Cabaret / “Finale”, written and directed by Tracy Bourne. At Ainslie and Gorman Arts Centre until July 15. Reviewed by BILL STEPHENS.
IT’S rarely, if ever, a good idea for an author to direct their own work, primarily because the director’s role is to translate the author’s vision and eliminate impediments likely to distract the audience from the journey the author has set for them.
It is clear that a lot of time and talent has been lavished on this production, but whatever Tracy Bourne, the author, was trying to say with her play, it seems to have been lost among the surfeit of distracting embellishments felt necessary by Tracy Bourne, the director.
Although promoted as “a wild and funny dream – cabaret about love, death and telling the truth”, the actuality felt like a harrowing play with music, about the mental breakdown of an apparently successful, cabaret artist, who appears to suffer this breakdown while performing.
In the course of her breakdown the Performer continually embarrasses her colleagues, Pianist ( John Black ) and Percussionist (Jonathan “Jonesy” Jones), as well as her audience, by continually interrupting them and insisting that they perform menial tasks for her.
Songs are usually chosen to inform the action, but from the way they’re performed in this show, it’s never clear if the songs sung by the Performer are meant to be part of her act, or a comment on her mental state.
The show begins with a song by the Gibbs brothers, “I Started a Joke”, followed by a deliberately poorly performed version of Leiber and Stoller’s “Is That All There Is?” The presumption created that these songs were part of the Performer’s repertoire.
But then the song choices got darker. “I’ll Never Get Out of this World Alive” (Fred Rose and Hank Williams), Tom Waits’ satirical “God’s Away on Business”, and Morris Bailey Jnr’s “Go to Hell” suggesting that these were clues to the Performer ‘s mental state.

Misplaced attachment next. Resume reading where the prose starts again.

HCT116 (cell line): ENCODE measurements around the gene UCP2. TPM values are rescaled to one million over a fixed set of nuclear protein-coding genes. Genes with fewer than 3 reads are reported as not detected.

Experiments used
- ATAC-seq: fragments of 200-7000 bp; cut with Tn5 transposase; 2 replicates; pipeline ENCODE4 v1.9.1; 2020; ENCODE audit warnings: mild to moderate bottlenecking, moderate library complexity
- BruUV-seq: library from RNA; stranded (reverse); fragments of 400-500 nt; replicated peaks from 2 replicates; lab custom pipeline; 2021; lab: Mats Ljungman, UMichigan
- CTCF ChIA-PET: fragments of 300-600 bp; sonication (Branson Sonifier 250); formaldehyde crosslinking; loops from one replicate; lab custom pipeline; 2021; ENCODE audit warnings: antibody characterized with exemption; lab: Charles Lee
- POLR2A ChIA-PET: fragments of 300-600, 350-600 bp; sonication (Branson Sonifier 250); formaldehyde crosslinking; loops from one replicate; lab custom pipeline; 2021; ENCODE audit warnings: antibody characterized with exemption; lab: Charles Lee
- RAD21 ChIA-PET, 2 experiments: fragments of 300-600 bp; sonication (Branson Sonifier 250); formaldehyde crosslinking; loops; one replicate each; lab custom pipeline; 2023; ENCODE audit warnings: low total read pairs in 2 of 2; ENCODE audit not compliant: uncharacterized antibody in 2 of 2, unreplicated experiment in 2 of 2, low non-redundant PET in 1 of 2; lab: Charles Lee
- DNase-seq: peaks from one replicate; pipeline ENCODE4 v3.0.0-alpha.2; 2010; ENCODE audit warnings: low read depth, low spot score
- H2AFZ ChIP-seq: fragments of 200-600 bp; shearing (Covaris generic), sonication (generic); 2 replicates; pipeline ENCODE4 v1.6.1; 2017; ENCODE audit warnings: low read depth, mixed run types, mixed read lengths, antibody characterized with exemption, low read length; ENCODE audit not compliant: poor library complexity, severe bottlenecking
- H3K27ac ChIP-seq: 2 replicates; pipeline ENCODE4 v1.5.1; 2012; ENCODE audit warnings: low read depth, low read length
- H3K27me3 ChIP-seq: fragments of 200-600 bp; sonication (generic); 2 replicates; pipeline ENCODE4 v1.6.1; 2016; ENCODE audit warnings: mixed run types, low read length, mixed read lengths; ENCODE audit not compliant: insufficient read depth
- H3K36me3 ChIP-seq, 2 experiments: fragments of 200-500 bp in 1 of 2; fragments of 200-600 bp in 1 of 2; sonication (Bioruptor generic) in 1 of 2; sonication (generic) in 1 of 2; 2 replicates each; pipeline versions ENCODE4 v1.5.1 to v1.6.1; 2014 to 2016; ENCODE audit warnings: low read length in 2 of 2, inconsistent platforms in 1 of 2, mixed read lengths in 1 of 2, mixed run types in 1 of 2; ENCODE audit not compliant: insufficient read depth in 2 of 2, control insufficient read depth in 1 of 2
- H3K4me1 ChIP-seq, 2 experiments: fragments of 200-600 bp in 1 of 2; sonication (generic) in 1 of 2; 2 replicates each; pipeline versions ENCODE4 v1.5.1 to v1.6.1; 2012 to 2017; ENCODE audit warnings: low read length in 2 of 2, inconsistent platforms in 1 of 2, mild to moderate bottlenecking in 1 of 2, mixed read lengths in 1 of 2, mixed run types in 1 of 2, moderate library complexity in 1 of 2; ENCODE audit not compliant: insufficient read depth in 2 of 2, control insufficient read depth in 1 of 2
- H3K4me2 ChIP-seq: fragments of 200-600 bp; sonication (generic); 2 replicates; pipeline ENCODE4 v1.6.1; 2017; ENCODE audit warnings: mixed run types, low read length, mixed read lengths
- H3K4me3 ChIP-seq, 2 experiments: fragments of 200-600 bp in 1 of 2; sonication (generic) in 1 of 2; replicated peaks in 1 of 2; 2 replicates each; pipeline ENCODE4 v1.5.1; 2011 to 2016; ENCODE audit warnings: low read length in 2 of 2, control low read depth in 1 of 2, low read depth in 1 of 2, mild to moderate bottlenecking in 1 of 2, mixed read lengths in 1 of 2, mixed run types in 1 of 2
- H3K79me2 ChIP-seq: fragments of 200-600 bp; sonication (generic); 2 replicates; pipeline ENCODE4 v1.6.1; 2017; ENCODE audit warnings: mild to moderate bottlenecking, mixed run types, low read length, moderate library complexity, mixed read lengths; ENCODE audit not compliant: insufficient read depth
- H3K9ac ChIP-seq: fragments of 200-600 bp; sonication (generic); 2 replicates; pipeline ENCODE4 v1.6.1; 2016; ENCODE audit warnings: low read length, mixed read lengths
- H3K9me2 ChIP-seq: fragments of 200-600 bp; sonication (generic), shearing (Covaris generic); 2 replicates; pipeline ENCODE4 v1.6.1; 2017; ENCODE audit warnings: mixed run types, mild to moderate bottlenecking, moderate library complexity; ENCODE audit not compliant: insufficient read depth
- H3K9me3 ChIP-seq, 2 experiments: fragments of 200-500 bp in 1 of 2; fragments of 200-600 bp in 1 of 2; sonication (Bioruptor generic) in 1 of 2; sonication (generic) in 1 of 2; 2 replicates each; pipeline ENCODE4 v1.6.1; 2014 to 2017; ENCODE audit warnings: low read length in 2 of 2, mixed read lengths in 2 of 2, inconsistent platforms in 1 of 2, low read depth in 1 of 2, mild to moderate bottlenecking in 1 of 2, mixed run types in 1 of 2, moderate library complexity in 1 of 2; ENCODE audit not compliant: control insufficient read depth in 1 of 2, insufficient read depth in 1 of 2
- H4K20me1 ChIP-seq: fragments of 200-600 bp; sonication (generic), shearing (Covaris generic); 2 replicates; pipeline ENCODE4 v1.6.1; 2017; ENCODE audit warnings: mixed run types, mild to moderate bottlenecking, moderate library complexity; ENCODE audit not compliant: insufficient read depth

Further confusion was created when for some unexplained reason the Performer harangued the audience into reluctantly moving to the other side of the room, to watch while she appears to slip into dementia singing, “I Wish I Knew How It Would Feel To Be Free” (Taylor and Dallas), and “The Mercy Seat” (Nick Cave and Mick Harvey).
But then she recovers and, bravely determined to finish her show on an optimistic note, bursts into Amanda Palmer’s “Sing”, demanding that the audience join her in singing the chorus. Recognising that they’re unlikely to be released unless they humour her, they complied, some even managing an ovation.
While it seemed an interesting choice to cast Moya Simpson, one of the region’s most accomplished cabaret performers, as the Performer, Simpson has built up a such a formidable personal following over the years, that when the director incorporated many of Simpson’s mannerisms into the character of the Performer, it became difficult to differentiate between the actor and the character.
So, while admiring Simpson’s brave attempt to create a believable character, her efforts were consistently thwarted by curious directorial decisions, unflattering costumes and generally messy design making it difficult to accept the premise that the Performer had ever been a successful cabaret artist.
So, far from being a wild and funny dream, “Finale” became a rather sad and dispiriting experience.
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